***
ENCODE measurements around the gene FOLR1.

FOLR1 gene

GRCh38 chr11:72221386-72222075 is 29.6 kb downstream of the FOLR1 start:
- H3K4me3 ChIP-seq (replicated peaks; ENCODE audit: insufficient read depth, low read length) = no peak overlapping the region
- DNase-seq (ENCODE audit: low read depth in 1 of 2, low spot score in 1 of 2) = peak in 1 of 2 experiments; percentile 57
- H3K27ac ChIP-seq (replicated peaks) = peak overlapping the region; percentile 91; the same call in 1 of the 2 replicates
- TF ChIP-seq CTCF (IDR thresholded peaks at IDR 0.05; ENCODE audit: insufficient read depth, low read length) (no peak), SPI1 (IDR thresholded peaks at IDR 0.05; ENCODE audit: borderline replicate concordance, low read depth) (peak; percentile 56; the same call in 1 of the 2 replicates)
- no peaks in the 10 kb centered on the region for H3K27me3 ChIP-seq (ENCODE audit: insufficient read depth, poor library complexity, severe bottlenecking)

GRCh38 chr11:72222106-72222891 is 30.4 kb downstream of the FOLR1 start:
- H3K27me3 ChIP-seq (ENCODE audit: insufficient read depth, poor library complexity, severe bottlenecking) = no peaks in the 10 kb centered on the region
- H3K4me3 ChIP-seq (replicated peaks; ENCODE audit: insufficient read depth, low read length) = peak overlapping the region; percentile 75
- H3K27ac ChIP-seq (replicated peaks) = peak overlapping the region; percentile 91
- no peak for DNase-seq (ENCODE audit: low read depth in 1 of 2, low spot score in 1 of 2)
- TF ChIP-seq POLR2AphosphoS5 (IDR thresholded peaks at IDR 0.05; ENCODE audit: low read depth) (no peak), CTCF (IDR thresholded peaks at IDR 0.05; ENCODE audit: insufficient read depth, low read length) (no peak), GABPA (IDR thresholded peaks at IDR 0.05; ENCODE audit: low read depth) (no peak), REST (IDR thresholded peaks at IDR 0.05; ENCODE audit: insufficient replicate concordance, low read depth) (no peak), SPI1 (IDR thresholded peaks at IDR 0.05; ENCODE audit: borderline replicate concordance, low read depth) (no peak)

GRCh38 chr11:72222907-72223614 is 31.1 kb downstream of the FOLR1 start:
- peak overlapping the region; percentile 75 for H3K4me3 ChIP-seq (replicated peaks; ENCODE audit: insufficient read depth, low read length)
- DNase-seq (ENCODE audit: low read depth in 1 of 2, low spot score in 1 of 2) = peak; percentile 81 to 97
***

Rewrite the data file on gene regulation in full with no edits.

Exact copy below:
ENCODE measurements around the gene FOLR1.

FOLR1 gene

GRCh38 chr11:72221386-72222075 is 29.6 kb downstream of the FOLR1 start:
- H3K4me3 ChIP-seq (replicated peaks; ENCODE audit: insufficient read depth, low read length) = no peak overlapping the region
- DNase-seq (ENCODE audit: low read depth in 1 of 2, low spot score in 1 of 2) = peak in 1 of 2 experiments; percentile 57
- H3K27ac ChIP-seq (replicated peaks) = peak overlapping the region; percentile 91; the same call in 1 of the 2 replicates
- TF ChIP-seq CTCF (IDR thresholded peaks at IDR 0.05; ENCODE audit: insufficient read depth, low read length) (no peak), SPI1 (IDR thresholded peaks at IDR 0.05; ENCODE audit: borderline replicate concordance, low read depth) (peak; percentile 56; the same call in 1 of the 2 replicates)
- no peaks in the 10 kb centered on the region for H3K27me3 ChIP-seq (ENCODE audit: insufficient read depth, poor library complexity, severe bottlenecking)

GRCh38 chr11:72222106-72222891 is 30.4 kb downstream of the FOLR1 start:
- H3K27me3 ChIP-seq (ENCODE audit: insufficient read depth, poor library complexity, severe bottlenecking) = no peaks in the 10 kb centered on the region
- H3K4me3 ChIP-seq (replicated peaks; ENCODE audit: insufficient read depth, low read length) = peak overlapping the region; percentile 75
- H3K27ac ChIP-seq (replicated peaks) = peak overlapping the region; percentile 91
- no peak for DNase-seq (ENCODE audit: low read depth in 1 of 2, low spot score in 1 of 2)
- TF ChIP-seq POLR2AphosphoS5 (IDR thresholded peaks at IDR 0.05; ENCODE audit: low read depth) (no peak), CTCF (IDR thresholded peaks at IDR 0.05; ENCODE audit: insufficient read depth, low read length) (no peak), GABPA (IDR thresholded peaks at IDR 0.05; ENCODE audit: low read depth) (no peak), REST (IDR thresholded peaks at IDR 0.05; ENCODE audit: insufficient replicate concordance, low read depth) (no peak), SPI1 (IDR thresholded peaks at IDR 0.05; ENCODE audit: borderline replicate concordance, low read depth) (no peak)

GRCh38 chr11:72222907-72223614 is 31.1 kb downstream of the FOLR1 start:
- peak overlapping the region; percentile 75 for H3K4me3 ChIP-seq (replicated peaks; ENCODE audit: insufficient read depth, low read length)
- DNase-seq (ENCODE audit: low read depth in 1 of 2, low spot score in 1 of 2) = peak; percentile 81 to 97